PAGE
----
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Parsons v. Parsons

Court of Appeals of Tennessee, Jackson

March 30, 2017

KELLY COLVARD PARSONS
v.
RICHARD JEARL PARSONS

          Session February 14, 2017

         Appeal from the Circuit Court for Shelby County No. CT-004932-13 James F. Russell, Judge

         This is a post-divorce matter in which Ms. Parsons filed a petition for civil and criminal contempt against her former husband, Mr. Parsons. Ms. Parsons argues that Mr. Parsons unilaterally modified the terms of their divorce by failing to compensate her for what she alleges to be a vested interest in his federal retirement benefits. At the conclusion of Ms. Parsons' direct examination, Mr. Parsons moved for dismissal on the ground that Ms. Parsons did not elect whether she was seeking civil or criminal contempt at the outset of the proceedings. The trial court dismissed Ms. Parsons' petition for contempt, finding that she did not prove contempt by clear and convincing evidence. Because the trial court used the wrong legal standard and did not allow Ms. Parsons to complete her proof, we vacate and remand to the trial court for further proceedings.

         Tenn. R. App. P. 3 Appeal as of Right; Judgment of the Circuit Court Vacated and Remanded.

          Mitchell D. Moskovitz, and Kirkland Bible, Memphis, Tennessee, for the appellant, Kelly Colvard Parsons.

          Larry Rice, Memphis, Tennessee, for the appellee, Richard Jearl Parsons.

          Kenny Armstrong, J., delivered the opinion of the court, in which D. Michael Swiney, C.J. and J. Steven Stafford, P.J., W.S., joined.

          OPINION

          KENNY ARMSTRONG, JUDGE

         I. Background

         On July 10, 2014, Appellant Kelly Parsons, and Appellee Richard Parson filed a marital dissolution agreement (MDA) that was incorporated into a final decree of divorce, which was entered by the trial court on July 16, 2014. During the parties' marriage, Mr. Parsons was employed by the Federal Aviation Administration (FAA) as an air-traffic controller. In November 2013, seven months prior to the divorce, Mr. Parsons retired from his job pursuant to an FAA mandate, requiring retirement at the age of 56. Mr. Parsons' retirement benefits included a monthly annuity from the Civil Service Retirement System (CSRS) in the amount of $5, 325. Additionally, Mr. Parsons was to receive a monthly supplement from the Federal Employees Retirement System (FERS) in the amount of $1, 370 until he turned 62 and became eligible for social security. In order to maintain eligibility and continue receiving the FERS supplement, Mr. Parsons' earnings could not exceed $15, 120 per year.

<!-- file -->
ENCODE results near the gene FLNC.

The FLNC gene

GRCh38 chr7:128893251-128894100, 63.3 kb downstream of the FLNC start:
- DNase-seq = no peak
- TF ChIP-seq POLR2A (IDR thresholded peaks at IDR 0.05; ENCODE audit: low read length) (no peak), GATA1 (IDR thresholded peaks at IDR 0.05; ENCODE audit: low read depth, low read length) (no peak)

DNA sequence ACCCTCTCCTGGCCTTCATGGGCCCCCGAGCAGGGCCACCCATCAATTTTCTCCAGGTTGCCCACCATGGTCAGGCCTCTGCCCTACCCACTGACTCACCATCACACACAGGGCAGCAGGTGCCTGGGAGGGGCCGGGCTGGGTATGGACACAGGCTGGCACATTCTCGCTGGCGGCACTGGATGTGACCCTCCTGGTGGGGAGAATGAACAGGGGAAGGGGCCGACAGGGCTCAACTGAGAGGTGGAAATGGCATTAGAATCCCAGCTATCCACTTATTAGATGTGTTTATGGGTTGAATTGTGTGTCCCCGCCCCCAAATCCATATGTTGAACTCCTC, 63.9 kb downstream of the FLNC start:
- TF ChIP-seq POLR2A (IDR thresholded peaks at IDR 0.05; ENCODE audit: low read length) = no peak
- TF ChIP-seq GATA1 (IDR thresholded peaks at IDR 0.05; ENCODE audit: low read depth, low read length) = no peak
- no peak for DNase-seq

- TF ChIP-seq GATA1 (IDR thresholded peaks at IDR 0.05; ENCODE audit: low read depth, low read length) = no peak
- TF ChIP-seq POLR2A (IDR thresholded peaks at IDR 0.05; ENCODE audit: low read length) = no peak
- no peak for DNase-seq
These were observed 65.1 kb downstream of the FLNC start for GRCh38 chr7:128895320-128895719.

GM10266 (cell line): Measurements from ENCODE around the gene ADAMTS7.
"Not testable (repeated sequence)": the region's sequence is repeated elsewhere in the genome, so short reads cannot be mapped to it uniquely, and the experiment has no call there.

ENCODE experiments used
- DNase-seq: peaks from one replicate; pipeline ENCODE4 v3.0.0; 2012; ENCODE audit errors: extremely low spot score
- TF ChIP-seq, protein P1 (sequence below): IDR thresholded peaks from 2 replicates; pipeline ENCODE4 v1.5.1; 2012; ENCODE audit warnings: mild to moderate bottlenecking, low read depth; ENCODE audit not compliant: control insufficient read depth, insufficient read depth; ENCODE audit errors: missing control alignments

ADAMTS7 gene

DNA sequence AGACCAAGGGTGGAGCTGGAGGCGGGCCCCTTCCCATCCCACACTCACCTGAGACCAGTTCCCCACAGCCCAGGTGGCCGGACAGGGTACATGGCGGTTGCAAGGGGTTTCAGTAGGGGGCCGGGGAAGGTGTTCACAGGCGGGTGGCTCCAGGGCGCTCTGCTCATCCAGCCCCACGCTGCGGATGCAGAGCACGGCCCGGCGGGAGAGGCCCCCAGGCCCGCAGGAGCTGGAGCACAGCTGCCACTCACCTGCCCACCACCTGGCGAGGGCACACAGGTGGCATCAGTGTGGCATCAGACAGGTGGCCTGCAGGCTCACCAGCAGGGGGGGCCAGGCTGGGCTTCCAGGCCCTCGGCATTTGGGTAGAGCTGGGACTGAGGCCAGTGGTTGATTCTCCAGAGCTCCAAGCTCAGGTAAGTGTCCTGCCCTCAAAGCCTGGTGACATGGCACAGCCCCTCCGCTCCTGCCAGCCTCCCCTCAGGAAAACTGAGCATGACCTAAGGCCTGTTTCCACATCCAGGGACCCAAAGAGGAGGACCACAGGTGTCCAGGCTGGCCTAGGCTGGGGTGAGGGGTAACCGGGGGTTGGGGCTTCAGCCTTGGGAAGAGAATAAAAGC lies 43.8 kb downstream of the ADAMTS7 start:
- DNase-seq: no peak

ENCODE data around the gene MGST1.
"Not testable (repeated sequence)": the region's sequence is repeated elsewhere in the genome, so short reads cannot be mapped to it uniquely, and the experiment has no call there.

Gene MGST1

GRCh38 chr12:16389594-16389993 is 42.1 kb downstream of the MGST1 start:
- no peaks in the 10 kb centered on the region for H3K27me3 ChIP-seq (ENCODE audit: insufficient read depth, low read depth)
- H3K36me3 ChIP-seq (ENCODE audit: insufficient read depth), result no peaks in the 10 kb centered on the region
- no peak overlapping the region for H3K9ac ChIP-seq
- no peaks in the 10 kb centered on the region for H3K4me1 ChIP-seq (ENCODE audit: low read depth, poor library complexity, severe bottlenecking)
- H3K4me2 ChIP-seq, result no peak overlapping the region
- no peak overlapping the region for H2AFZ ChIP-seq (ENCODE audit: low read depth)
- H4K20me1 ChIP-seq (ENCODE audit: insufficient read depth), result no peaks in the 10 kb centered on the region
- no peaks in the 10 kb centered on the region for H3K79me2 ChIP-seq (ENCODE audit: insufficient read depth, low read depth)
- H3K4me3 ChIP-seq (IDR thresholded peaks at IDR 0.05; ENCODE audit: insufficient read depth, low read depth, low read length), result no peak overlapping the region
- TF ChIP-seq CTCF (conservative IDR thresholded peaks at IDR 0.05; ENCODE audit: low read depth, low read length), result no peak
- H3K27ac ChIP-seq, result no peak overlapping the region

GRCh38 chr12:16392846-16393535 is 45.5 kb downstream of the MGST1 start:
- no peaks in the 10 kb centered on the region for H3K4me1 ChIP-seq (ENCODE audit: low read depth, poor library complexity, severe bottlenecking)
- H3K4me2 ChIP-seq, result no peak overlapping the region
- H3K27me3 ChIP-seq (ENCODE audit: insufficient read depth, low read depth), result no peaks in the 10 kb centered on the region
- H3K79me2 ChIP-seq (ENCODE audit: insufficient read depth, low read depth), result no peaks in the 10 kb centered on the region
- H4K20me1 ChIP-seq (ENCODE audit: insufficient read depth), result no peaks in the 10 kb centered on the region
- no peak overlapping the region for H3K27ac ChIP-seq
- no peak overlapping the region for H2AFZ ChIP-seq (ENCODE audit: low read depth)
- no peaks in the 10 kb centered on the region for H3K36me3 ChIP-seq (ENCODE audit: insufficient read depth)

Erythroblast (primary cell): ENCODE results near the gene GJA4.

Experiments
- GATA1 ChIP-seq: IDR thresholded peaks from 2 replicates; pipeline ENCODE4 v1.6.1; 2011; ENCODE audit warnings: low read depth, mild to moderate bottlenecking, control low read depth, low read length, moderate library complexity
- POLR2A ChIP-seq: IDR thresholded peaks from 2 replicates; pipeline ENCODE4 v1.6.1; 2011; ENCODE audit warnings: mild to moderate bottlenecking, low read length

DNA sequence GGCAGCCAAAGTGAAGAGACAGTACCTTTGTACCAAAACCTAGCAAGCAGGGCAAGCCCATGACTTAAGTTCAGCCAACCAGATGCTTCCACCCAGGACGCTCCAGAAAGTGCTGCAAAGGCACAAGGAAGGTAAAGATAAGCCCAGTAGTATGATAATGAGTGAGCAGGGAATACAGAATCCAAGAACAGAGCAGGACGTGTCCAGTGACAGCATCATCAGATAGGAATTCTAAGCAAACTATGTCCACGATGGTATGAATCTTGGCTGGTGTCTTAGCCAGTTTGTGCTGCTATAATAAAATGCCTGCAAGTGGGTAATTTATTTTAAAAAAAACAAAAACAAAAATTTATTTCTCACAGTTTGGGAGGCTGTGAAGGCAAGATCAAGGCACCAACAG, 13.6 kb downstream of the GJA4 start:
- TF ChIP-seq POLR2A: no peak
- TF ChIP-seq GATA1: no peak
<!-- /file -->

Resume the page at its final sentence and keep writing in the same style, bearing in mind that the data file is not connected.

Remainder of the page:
The terms of the parties' MDA provided that Ms. Parsons would receive 50% of Mr. Parsons' gross monthly CSRS annuity and 50% percent of Mr. Parsons' FERS supplement, to wit:

Husband is eligible for retirement benefits under the Civil Service Retirement System based on employment with the United States Government. Wife is entitled to fifty percent (50%) of Husband's gross monthly annuity under the Civil Service Retirement System. Wife is entitled to fifty percent (50%) of Husband's FERS supplement under the Civil Service Retirement System. The United States Office of Personnel Management is directed to pay Wife's share directly to Wife. Wife shall be treated as the surviving spouse to the extent necessary to ensure Wife's receipt of her portion of the pension and FERS benefits in the event of Husband's death. Wife will receive a proportionate share of any cost of living increases made by the annuity and/or FERS supplement.
The parties shall retain Attorney Blake Bourland to prepare any necessary documents required for the division of this gross monthly annuity and FERS supplement and the parties shall equally divide the cost of same.
Prior to Wife's receipt of fifty percent (50%) of the annuity and FERS supplement, Husband shall pay to Wife fifty percent (50%) of said benefits to compensate Wife while the necessary documents are being processed, in the amount of two thousand six hundred eight dollars ($2, 608) monthly, due on the 1st of July, 2014, and the first business day of the month each month thereafter until Wife's receipt of the pension and FERS benefit.

         Pursuant to the MDA, in July 2014, the parties hired Mr. Bourland to draft and submit the necessary orders allocating Mr. Parsons' federal retirement benefits pursuant to the MDA. On August 22, 2014, the trial court entered a consent order assigning the FERS benefits. However, Mr. Bourland was unable to secure payment of Ms. Parsons' portion of the FERS supplement, due to the apparent refusal of the Office of Personnel Management to allocate the funds pursuant to the parties' MDA.

         In April 2015, pursuant to the parties' parenting plan, Ms. Parsons received Mr. Parsons' 2014 tax return and discovered that in addition to the federal retirement benefits contemplated in the MDA, Mr. Parsons had earned income in excess of $52, 000, which exceeded the FERS cap of ...


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